The Forest Advisory Committee recently asked states to come up with a criterion and identify these forests
It has been 23 years since the Supreme Court asked all states in the country to identify deemed forests, but their status in several states is still unclear. This issue resurfaced during a Forest Advisory Committee (FAC) meeting on September 26, 2019.
The SC, in a December 12, 1996 judgement, had broadened the definition of forest to include not just land classified as forest under forest or revenue departments, but also those that are forests according to the definition of a forest. It had then also asked states to form committees to identify forests, irrespective of the nature of land ownership or whether they are notified, recognised or classified in a time-bound manner.
“There are forests that are notified either with the forest department or revenue department. Then there are those areas that are like forests but are neither recorded, nor notified. The Supreme Court had ordered that the states identify and classify these as deemed forests,” Siddhanta Das, director general of forest, Ministry of Environment, Forest and Climate Change, and member of the FAC, told Down to Earth.
“Many states have sent their affidavits since then, but the process hasn’t been completed yet,” added Das.
The FAC then decided to let states come up with a criterion to identify deemed forests. “We did not want the criterion to be one-size-fit-all because there are a lot of regional variations between states,” he said.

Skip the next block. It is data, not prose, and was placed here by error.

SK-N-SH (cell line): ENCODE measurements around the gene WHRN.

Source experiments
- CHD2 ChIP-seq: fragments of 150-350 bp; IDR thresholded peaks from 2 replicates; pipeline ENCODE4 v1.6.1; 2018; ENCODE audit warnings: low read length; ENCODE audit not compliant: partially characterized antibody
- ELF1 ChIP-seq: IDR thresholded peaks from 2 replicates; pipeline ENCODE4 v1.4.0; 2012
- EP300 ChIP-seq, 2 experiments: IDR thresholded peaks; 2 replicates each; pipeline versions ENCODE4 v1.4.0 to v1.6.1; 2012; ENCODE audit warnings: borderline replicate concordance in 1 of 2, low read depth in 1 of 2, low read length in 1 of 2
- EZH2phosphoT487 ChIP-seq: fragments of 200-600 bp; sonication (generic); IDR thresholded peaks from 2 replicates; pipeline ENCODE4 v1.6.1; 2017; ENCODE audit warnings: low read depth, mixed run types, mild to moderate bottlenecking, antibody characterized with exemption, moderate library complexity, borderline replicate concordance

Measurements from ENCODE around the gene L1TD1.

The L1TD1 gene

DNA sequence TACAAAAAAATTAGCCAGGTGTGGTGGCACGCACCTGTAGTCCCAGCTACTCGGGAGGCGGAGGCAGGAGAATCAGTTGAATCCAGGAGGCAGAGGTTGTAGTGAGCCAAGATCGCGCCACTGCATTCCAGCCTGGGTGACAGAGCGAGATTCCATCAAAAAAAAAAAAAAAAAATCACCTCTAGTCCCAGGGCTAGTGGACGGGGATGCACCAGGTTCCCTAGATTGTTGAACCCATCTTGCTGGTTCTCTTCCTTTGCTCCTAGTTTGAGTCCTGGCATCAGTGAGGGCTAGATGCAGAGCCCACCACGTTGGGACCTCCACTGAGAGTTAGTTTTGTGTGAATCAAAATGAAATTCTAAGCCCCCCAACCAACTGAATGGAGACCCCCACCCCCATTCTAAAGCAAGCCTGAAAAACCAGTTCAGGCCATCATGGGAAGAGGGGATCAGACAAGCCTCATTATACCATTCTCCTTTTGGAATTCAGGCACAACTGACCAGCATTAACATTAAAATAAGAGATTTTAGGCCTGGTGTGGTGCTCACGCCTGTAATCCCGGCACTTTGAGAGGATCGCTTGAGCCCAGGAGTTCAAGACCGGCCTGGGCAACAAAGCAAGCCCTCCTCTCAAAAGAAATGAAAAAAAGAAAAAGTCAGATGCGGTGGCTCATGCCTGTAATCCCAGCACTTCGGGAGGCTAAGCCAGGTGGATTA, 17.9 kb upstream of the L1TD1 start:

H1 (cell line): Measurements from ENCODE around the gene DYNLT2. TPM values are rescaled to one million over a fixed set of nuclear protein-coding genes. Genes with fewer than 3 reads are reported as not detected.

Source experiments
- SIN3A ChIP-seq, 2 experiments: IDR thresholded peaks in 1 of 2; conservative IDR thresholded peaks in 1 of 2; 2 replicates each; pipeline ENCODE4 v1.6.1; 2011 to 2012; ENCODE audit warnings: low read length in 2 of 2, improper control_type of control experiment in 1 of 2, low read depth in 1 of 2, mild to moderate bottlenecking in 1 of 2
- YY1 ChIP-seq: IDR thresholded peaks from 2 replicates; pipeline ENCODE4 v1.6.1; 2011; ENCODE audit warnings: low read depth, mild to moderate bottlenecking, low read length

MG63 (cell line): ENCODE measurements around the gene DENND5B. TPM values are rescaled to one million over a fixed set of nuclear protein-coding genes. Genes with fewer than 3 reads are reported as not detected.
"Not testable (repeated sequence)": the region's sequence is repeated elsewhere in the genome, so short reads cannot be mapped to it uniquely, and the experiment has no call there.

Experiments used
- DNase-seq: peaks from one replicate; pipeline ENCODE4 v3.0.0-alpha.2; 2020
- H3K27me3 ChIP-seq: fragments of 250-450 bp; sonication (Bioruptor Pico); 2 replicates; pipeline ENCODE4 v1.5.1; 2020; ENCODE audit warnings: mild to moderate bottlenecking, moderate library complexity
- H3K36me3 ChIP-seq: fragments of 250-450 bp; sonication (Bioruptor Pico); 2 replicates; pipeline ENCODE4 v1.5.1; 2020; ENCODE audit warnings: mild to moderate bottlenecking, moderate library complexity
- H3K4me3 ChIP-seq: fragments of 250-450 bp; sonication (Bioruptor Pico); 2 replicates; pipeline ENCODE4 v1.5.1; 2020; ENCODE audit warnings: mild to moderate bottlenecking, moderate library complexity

To explain, he gave examples: If the FAC had made number of trees as a criterion, then grasslands would have been left out and if they had recognised presence of grass as a yardstick, then even paddy fields would have become part of deemed forests.
But, experts believe a lot has changed since 1996, like the enactments of The Scheduled Tribes and Other Traditional Forest Dwellers (Recognition of Forest Rights) Act, 2006.
“The FAC discussion made no mention of this law which has a bearing on understanding of existing forest uses and prevailing rights, even in forest areas for which a final definition is yet to emerge,” said Kanchi Kohli, senior researcher at Centre for Policy Research, a New Delhi-based think tank.
“The FAC mentioned that different criteria need to be developed for different forest types. It is unclear whether the committee was referring to ecological criteria, livelihood dependence or both? It is also unclear whether this implies that certain land areas should not be deemed as forests,” she added.
These questions will have to be addressed by state governments while finalising deemed forests definitions or criteria, according to the researcher.
Deemed forests are already a legal category of forests in some states and they are not defined according to the dictionary definition.
“The FAC is trying to wash its hands off this issue. Moreover, deemed forests are a category of forest mentioned in the Odisha State Forest Act and the Madhya Pradesh’s state amendment to the Indian Forest Act. To use this term while considering the dictionary definition of forest as mentioned in the Supreme Court judgment is misleading,” said Shomona Khanna, Supreme Court advocate and former legal advisor to the Union Ministry of Tribal Affairs.
“These areas are forested, or forest-like areas, while deemed forests are notified forests pending settlement,” added Khanna.
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